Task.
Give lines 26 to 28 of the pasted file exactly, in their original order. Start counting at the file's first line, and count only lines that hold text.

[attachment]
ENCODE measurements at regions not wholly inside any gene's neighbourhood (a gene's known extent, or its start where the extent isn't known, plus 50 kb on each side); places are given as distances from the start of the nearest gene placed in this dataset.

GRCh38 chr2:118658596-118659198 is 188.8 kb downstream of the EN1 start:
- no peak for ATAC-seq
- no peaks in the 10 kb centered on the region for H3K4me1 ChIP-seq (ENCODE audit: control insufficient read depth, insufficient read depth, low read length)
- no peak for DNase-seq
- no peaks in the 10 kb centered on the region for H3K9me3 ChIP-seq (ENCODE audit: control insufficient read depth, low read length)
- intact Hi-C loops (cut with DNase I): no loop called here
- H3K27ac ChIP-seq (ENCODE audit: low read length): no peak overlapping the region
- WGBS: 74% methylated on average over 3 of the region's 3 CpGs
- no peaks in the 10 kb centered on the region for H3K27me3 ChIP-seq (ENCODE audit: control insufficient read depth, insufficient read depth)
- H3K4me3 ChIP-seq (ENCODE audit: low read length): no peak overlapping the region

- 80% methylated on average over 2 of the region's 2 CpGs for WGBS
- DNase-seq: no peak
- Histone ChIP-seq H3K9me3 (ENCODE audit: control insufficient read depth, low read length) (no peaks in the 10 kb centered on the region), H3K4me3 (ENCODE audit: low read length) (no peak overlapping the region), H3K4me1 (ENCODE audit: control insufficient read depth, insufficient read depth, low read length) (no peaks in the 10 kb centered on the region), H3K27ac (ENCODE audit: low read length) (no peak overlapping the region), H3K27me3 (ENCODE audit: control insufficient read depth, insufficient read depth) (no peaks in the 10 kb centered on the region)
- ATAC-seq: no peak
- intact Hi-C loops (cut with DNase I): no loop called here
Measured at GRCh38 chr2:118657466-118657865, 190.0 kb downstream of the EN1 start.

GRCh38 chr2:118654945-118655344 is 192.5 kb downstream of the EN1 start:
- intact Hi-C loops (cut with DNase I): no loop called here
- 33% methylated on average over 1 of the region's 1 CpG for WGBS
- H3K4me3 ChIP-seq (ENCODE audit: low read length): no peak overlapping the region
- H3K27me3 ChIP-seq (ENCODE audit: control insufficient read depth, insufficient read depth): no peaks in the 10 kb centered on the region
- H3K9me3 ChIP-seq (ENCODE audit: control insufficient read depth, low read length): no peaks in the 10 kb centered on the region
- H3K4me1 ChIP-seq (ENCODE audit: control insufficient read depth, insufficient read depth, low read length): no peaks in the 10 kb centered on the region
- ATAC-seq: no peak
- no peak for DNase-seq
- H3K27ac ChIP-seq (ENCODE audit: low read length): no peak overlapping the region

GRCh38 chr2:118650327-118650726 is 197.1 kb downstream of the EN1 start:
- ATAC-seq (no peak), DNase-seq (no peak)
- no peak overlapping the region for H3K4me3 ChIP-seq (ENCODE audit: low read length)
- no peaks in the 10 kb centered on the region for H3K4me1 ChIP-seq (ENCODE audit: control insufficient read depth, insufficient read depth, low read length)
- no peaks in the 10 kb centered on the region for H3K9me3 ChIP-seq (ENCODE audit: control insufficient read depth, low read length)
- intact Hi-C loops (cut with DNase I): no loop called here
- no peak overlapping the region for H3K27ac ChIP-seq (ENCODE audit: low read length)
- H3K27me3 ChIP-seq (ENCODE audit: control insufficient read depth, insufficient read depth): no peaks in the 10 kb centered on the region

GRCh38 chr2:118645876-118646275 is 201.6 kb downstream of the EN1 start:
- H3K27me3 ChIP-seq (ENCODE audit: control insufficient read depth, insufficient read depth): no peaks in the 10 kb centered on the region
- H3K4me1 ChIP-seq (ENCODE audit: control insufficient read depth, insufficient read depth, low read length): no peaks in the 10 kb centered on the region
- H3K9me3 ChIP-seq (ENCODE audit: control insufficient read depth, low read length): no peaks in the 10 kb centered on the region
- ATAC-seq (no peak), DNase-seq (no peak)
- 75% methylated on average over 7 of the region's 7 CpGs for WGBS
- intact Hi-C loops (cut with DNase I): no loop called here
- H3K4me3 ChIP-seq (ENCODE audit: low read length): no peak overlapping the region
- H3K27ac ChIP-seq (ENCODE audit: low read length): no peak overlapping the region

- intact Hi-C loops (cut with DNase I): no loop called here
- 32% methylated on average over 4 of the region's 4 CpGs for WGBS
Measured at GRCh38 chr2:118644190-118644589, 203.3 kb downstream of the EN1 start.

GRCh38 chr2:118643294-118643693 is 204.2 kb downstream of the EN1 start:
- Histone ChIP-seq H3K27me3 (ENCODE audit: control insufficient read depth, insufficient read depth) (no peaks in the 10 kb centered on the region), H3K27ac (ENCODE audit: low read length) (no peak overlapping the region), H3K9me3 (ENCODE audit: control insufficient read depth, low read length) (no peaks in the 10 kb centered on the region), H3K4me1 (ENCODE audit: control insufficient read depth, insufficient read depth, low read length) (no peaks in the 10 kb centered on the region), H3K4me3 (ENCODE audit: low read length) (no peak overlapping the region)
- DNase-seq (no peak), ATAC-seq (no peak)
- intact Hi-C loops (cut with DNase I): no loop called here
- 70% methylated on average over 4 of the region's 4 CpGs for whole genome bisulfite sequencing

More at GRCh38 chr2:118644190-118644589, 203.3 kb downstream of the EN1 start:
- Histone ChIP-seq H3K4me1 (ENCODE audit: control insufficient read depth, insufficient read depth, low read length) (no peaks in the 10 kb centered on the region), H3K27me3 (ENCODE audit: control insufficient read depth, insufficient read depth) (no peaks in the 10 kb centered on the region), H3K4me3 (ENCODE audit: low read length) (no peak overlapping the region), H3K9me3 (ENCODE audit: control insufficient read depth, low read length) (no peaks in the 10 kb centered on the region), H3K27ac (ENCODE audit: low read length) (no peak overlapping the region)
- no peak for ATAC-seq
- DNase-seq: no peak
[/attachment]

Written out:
- no peak for DNase-seq
- H3K27ac ChIP-seq (ENCODE audit: low read length): no peak overlapping the region

GRCh38 chr2:118650327-118650726 is 197.1 kb downstream of the EN1 start: